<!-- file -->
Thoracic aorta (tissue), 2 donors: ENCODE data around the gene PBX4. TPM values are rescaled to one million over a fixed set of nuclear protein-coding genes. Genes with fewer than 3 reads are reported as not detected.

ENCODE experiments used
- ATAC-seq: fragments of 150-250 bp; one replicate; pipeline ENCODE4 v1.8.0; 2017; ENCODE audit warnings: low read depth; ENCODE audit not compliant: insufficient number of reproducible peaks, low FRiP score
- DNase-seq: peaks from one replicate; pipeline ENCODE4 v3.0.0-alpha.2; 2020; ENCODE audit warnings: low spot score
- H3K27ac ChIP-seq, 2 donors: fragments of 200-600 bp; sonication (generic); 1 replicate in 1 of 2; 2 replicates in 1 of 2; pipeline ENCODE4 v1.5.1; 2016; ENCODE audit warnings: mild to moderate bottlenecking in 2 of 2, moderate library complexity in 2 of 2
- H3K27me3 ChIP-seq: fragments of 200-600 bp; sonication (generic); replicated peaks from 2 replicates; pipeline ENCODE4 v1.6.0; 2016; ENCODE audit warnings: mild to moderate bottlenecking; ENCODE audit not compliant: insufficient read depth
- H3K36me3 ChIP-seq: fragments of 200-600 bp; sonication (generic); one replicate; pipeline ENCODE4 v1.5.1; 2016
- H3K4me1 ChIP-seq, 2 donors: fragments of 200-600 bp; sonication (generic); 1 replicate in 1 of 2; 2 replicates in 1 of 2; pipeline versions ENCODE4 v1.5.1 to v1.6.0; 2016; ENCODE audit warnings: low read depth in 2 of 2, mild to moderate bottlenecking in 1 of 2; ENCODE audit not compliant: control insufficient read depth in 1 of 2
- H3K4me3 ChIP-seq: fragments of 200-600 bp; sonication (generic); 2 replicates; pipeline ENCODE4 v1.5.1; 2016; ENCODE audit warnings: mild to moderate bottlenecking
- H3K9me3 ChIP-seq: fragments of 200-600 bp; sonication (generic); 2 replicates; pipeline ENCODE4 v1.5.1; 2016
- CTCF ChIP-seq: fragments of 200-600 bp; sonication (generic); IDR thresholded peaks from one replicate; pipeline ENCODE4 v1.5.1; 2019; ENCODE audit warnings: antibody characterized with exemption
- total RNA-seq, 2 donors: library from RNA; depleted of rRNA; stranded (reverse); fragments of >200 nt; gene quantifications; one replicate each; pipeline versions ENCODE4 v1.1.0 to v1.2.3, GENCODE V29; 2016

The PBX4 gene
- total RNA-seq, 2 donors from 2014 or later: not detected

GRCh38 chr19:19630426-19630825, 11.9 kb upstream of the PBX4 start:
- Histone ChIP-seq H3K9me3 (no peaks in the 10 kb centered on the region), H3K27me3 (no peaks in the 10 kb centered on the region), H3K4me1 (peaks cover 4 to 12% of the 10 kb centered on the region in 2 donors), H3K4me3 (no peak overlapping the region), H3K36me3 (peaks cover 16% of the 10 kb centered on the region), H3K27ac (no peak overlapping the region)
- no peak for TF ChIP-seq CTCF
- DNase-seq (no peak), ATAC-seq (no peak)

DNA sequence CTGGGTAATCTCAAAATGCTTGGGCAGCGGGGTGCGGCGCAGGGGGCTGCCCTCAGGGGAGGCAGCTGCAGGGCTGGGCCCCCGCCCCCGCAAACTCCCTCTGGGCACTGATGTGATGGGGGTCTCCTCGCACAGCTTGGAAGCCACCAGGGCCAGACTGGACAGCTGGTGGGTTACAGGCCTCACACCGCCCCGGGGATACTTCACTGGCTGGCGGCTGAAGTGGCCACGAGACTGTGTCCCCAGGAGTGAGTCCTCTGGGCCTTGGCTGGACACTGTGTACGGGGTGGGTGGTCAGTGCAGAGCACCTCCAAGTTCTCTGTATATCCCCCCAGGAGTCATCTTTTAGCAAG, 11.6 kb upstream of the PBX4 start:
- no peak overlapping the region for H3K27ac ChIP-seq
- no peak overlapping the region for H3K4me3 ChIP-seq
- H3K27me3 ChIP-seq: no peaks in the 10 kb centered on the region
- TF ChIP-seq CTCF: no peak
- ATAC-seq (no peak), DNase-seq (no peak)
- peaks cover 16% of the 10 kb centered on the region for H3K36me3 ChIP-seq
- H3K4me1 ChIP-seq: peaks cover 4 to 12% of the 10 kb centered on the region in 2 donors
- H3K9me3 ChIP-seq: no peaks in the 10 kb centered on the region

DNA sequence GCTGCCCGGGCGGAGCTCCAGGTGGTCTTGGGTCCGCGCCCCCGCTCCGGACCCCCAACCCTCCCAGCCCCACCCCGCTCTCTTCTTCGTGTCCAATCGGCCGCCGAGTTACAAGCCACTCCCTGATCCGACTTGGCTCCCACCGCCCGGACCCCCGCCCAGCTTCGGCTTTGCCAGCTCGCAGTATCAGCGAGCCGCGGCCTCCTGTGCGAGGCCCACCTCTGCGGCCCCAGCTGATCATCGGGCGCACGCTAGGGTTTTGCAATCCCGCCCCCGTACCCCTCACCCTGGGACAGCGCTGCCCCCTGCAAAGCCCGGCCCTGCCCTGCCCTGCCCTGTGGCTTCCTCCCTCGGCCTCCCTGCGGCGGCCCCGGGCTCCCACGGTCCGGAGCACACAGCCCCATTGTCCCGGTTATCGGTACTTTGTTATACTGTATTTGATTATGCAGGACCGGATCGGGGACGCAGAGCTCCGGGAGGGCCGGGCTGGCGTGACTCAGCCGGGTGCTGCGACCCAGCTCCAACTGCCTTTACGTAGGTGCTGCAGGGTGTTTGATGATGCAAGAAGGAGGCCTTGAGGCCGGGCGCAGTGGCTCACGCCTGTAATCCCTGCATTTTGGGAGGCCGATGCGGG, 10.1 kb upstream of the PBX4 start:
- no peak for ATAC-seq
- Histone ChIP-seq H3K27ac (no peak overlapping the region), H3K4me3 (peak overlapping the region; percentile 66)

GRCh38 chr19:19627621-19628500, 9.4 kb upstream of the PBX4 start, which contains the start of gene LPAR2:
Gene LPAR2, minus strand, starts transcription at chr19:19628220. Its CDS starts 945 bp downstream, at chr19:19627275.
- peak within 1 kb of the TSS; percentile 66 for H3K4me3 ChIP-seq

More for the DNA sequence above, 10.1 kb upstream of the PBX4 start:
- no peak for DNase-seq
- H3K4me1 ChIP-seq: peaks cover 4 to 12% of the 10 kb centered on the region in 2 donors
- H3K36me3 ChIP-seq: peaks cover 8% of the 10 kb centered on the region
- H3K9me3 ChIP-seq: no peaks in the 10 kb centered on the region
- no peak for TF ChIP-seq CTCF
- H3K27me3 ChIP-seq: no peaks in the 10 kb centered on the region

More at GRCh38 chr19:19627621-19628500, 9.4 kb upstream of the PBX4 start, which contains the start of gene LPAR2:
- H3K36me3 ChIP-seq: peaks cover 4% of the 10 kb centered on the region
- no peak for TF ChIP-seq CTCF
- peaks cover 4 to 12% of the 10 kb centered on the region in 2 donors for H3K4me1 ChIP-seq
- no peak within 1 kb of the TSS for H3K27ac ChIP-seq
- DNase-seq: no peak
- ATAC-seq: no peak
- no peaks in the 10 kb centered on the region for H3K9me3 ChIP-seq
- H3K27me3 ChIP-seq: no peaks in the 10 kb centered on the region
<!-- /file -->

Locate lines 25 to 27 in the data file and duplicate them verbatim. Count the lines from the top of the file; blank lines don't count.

- peaks cover 16% of the 10 kb centered on the region for H3K36me3 ChIP-seq
- H3K4me1 ChIP-seq: peaks cover 4 to 12% of the 10 kb centered on the region in 2 donors
- H3K9me3 ChIP-seq: no peaks in the 10 kb centered on the region